In terms of consequences, both, LBP and OA of the knee, were the most disabling conditions associated with 78,137 and 19,068 YLDs, respectively, which were explained only by the pain domain of disability. In total, the pain domain is responsible for 137,037 (ICB 95% from 69,873–243,523). Years lived with disability in patients diagnosed with these 6 MSK diseases. When assessing depression and anxiety, the higher annual costs were driven by LBP and CSP reaching $75.20 MM and $50.26 MM with a prevalence of 2.06% and 1.38%, respectively. Notably, because the PAF of OA knee and hip were assumed zero, no cases of depression attributable to chronic pain were estimated. Similarly, the estimated anxiety costs are correlated with the prevalent population.

An important consequence of chronic pain is given by the loss of productivity. The magnitude of this consequence is determined by the prevalent population and the average number of days of medical leave associated with each diagnose. Lower back pain and OA of the knee produce the largest productivity losses accounting for USD $13.31 MM and USD $4.51 MM per year, respectively. Out of these, only a proportion is incurred by the health system (the cost of productivity loss).

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4. Discussion

Chronic pain is a common public health problem that causes considerable disability, impaired quality of life, and several other undesired negative consequences. The way that most health systems have addressed this public health problem is mainly through the implementation of strategies focused on the clinical management of the primary aetiology lacking a more comprehensive treatment with a focus on chronic pain. This study produced an estimate of the expected annual cost and a set of consequences attributable to chronic pain, which aims to contribute to the characterization of chronic pain as a public health problem. This is, to the best of our knowledge, the first study of its kind in Latin America.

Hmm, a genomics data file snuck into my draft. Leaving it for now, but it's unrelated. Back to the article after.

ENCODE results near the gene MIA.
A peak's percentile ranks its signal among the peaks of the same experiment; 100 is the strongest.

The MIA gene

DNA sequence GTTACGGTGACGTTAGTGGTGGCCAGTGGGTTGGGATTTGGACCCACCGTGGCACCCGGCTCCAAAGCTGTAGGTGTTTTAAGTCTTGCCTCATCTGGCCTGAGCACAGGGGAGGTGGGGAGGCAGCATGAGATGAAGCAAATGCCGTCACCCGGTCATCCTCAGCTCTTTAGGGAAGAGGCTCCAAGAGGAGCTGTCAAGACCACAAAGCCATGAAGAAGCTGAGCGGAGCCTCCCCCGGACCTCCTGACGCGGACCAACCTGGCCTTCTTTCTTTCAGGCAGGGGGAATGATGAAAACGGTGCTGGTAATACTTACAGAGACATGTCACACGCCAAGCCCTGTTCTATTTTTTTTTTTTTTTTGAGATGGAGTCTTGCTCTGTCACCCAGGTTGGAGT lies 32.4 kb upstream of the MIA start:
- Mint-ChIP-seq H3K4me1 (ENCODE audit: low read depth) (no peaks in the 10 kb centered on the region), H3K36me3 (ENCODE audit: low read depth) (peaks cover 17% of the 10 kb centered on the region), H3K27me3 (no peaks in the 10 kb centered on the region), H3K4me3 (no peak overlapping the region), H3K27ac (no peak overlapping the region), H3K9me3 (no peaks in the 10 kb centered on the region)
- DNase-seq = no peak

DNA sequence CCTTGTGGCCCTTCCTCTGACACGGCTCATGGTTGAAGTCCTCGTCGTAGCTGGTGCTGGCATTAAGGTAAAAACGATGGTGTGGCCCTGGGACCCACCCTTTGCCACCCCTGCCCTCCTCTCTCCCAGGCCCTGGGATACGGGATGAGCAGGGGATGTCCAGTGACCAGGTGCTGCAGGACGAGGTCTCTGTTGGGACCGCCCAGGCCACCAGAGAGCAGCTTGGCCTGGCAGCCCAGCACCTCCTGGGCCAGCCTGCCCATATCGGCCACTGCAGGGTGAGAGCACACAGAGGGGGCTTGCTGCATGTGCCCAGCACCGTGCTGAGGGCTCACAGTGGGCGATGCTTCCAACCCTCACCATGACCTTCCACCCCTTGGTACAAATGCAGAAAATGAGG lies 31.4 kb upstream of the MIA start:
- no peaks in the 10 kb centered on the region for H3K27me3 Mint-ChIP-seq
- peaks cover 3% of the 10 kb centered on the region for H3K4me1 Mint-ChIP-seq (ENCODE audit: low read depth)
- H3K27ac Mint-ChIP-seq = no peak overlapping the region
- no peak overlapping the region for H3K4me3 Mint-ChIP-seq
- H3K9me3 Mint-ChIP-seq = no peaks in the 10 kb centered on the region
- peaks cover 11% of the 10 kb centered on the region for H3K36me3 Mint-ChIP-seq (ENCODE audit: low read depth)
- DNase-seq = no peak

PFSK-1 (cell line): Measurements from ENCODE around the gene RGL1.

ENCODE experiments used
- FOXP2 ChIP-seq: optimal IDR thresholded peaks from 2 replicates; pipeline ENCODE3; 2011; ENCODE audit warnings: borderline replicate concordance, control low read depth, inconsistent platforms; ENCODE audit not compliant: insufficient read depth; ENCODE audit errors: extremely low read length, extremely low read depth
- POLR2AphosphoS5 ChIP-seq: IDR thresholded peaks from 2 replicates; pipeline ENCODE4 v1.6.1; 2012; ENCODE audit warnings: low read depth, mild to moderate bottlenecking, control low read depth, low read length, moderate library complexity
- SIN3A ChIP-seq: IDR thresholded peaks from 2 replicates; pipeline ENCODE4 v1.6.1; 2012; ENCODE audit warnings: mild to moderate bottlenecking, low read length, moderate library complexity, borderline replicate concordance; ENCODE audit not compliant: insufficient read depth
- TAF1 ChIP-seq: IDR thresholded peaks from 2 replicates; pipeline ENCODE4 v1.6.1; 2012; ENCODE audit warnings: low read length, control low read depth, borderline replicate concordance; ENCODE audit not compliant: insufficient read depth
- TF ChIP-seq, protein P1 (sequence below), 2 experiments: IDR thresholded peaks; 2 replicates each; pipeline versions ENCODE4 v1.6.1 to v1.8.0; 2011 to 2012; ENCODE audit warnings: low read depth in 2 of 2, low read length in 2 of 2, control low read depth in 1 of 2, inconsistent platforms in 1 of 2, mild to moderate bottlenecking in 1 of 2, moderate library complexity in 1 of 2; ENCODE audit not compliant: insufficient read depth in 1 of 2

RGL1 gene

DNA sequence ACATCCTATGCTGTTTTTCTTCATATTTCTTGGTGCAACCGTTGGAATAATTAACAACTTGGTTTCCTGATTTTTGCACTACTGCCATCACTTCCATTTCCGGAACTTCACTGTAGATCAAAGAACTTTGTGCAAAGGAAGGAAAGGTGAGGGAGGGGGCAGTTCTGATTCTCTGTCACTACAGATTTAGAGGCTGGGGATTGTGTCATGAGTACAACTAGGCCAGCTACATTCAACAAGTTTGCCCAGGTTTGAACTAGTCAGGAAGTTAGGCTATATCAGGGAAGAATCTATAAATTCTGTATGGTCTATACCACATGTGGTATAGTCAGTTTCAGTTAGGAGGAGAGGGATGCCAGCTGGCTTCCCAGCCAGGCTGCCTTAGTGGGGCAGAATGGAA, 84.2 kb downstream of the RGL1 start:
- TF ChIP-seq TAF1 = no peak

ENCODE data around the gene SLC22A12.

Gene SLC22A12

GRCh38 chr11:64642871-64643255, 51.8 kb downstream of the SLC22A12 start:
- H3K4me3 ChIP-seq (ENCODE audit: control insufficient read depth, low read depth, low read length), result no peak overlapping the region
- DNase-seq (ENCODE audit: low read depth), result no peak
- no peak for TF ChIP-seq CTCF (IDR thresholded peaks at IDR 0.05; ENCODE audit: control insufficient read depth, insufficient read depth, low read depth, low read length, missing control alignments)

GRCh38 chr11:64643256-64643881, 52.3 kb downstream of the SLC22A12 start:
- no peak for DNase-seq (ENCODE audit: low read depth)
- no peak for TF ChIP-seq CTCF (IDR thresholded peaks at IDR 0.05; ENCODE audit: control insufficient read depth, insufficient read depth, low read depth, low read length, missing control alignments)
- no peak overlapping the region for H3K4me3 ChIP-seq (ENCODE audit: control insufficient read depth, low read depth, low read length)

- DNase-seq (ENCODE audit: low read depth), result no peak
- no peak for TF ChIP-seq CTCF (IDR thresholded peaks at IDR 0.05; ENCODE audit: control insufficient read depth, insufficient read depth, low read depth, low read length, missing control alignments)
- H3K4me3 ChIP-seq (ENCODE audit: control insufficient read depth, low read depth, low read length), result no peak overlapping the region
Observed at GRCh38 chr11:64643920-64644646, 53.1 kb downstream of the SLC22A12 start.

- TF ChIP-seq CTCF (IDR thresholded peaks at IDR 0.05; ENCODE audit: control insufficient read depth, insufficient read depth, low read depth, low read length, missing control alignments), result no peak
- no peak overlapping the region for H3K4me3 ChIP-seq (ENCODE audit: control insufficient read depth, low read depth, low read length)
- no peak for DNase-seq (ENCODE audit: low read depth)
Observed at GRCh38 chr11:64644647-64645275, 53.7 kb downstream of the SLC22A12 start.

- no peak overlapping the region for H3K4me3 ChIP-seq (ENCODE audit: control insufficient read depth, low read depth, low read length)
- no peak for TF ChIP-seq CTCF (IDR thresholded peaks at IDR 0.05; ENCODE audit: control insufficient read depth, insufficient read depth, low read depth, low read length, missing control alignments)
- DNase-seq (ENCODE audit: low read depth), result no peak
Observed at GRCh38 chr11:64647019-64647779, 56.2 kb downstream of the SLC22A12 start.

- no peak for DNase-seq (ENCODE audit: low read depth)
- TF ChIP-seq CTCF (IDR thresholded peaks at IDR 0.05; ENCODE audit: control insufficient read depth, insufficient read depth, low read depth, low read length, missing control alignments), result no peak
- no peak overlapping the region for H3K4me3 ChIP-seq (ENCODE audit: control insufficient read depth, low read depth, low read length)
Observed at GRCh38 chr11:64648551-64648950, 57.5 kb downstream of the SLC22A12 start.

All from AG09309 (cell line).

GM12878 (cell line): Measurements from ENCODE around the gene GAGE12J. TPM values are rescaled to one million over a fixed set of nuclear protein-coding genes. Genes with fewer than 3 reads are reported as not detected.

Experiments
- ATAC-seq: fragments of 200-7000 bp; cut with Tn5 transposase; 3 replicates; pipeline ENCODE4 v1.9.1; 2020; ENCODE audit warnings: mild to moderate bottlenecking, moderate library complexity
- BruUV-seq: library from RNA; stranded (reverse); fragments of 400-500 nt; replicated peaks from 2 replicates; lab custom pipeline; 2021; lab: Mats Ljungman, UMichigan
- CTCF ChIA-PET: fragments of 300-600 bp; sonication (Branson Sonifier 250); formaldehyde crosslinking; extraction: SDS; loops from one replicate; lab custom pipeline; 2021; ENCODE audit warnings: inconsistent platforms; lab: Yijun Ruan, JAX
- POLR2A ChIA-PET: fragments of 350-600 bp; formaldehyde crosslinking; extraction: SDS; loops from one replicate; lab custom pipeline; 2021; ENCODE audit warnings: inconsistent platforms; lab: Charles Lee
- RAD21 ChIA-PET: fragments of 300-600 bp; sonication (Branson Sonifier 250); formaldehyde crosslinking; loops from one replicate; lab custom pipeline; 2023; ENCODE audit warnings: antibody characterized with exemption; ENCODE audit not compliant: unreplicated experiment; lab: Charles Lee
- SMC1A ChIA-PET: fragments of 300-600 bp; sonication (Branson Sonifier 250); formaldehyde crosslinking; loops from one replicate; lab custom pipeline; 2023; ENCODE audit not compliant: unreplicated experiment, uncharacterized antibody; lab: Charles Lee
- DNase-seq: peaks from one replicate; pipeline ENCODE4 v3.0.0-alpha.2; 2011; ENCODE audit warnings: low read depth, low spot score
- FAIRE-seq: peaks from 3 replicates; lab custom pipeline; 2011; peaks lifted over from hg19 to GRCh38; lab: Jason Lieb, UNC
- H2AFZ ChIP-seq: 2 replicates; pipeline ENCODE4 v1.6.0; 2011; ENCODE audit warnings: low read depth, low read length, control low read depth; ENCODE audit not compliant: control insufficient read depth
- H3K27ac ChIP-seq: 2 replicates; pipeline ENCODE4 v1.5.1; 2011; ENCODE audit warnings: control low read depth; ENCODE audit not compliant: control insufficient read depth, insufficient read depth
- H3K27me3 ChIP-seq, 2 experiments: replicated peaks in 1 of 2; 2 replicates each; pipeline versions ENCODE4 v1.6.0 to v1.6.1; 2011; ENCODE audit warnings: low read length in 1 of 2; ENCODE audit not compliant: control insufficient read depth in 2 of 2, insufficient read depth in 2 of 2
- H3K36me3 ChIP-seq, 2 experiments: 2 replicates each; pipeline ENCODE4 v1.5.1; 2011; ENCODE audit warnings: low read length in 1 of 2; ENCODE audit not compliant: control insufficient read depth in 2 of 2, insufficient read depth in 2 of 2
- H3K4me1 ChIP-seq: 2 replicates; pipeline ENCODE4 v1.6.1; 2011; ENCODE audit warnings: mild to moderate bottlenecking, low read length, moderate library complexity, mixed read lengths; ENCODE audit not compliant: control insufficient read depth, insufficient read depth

Lower back pain and OA of the knee were the 2 most costly diseases occupying 31.84% and 26.88% of the total expected costs, respectively. The cost attributed to the management of the disease, our proxy to disability, accounted for most of the total cost. In terms of YLDs, the role of the pain domain was critical leading to 131,559 YLDs in patients diagnosed with these 6 MSK diseases. As a reference, in Chile, the last nationwide burden of disease study (2008), which did not include low back pain or MFS, revealed that the first cause of burden was hypertensive disease that accounted for 257,814 disability-adjusted life years. Thus, only the pain domain of these 6 MSK diseases explains more than half of the disability associated with the main cause of burden in Chile. This can be complemented with recent published data showing that YLDs are lost mostly during productive ages for many MSK diseases.42